07 October 2013

Rue Montorgueil, Paris

The other day I mentioned in my post about cooking a French boiled dinner, a potée, that I learned a lot about traditional French cooking and regional products from a woman who operated a charcuterie on the rue Montorgueil, quartier des Halles, in Paris. That was more than 30 years ago, when I lived in that particular neighborhood for three years.

That little charcuterie (Terroir d'Auvergne) is still there (on the far right in the photo), but it wasn't open the day I walked through the old neighborhood back in July. The Chinese take-away is "new" but the boulangerie Collet may well have been there in the early 1980s.

There are fewer food shops and many more cafés and restaurants in the neighborhood these days. Montorgueil is still a shopping street, however, and nowadays car traffic is restricted to local residents and delivery vans. I think the scene above is actually in the part of the street that's called la rue des Petits-Carreaux.

One place that is still there is called Le Palais des Fruits, a produce stand. I'm not sure why a market specializing in fruit would have a big fake asparagus as its most remarkable street sign.

The little apartment I lived in was on the 6th floor (U.S.) or cinquième étage of the building — spiral staircase, no elevator — that now features a tapas bar at street level, rue Saint-Sauveur. If you knew me back then, maybe you remember the place. The tapas bar then was just a neighborhood watering hole with a working -class clientele. I don't think I ever even had a drink or coffee in there.


  1. "I'm not sure why a market specializing in fruit would have a big fake asparagus as its most remarkable street sign."

    It could well be / become the most photographed shop? A smart move by whoever spotted that....
    or had it made?

    Wotever... it is ghastly!

  2. Tim: You're so right! LOL

  3. I remember my family being able to send us letters in that first month, addressed to "chez Broadhurst, ... rue Saint Sauveur" :) I remember a dinner there, once, too. Wasn't the wc in the hall? I remember thinking how amazing for you to have an apartment right there in Paris!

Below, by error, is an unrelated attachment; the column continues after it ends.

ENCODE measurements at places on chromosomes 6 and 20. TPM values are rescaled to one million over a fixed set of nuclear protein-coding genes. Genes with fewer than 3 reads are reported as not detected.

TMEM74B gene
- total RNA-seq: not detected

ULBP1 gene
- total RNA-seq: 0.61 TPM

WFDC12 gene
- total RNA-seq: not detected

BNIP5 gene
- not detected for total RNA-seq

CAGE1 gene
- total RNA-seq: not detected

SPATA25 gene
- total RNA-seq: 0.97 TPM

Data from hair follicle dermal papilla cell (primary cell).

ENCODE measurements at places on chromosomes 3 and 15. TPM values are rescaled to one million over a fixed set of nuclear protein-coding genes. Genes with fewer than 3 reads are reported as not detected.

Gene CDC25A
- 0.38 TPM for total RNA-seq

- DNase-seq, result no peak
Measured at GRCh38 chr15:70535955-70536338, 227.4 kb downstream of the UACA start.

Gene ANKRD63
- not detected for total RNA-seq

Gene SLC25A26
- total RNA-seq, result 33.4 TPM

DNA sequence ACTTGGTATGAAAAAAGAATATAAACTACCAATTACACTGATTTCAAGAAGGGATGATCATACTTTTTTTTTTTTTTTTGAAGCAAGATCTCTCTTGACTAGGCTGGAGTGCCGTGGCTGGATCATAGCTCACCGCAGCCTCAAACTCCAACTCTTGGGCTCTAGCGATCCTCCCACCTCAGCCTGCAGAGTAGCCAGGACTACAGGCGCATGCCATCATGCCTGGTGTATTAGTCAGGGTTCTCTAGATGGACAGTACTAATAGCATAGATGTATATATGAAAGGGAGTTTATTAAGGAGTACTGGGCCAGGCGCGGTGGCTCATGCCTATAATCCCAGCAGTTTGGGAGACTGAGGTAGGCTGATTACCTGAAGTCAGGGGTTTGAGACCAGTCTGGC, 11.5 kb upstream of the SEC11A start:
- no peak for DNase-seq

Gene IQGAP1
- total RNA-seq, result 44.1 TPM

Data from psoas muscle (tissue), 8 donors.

4. Yes, Judy, the WC was on the landing outside the front door of the apartment -- the only door. And people in the other apartments shared the WC. The first time I saw that apartment at Xmas 1978, I was... what's the right word?... stunned... horrified... queasy. But it turned out to be a nice place. No central heat, though. I had already lived for a school year in Rouen (1972-73) where I shared a toilet on a landing with other tenants. That's what Paris and other big cities in France were like back then, and maybe still are for many people.

  5. Six floors up, what a trek! Great exercise though.

  6. Hi Evelyn, at the time, at age 31 or 32, the stairs didn't bother me much. I ran up and down several times a day. Living there was a little like living at the top of a lighthouse (but no panoramic view).

  7. Seeing your photos of regular Paris streets that were taken just a couple of months ago is just like I'm there walking down the street and taking the photo myself! How much fun is that at 8:30 a.m. just before I leave for french class?

    It gets me in the mood for Paris!
    Merci, Ken!

    Oh, and I couldn't agree more about that large asparagus! Atrocious.

  8. De rien, Mary. A mes yeux, la fausse botte d'asperges de la rue Montorgueil était saisissante, sans autre jugement.

  9. Bonjour, Ken. Heureusement que la grande botte d'asperges soit là...sinon, le grand escargot doré qui habite à 38, rue Montorgueil crèvera de faim.


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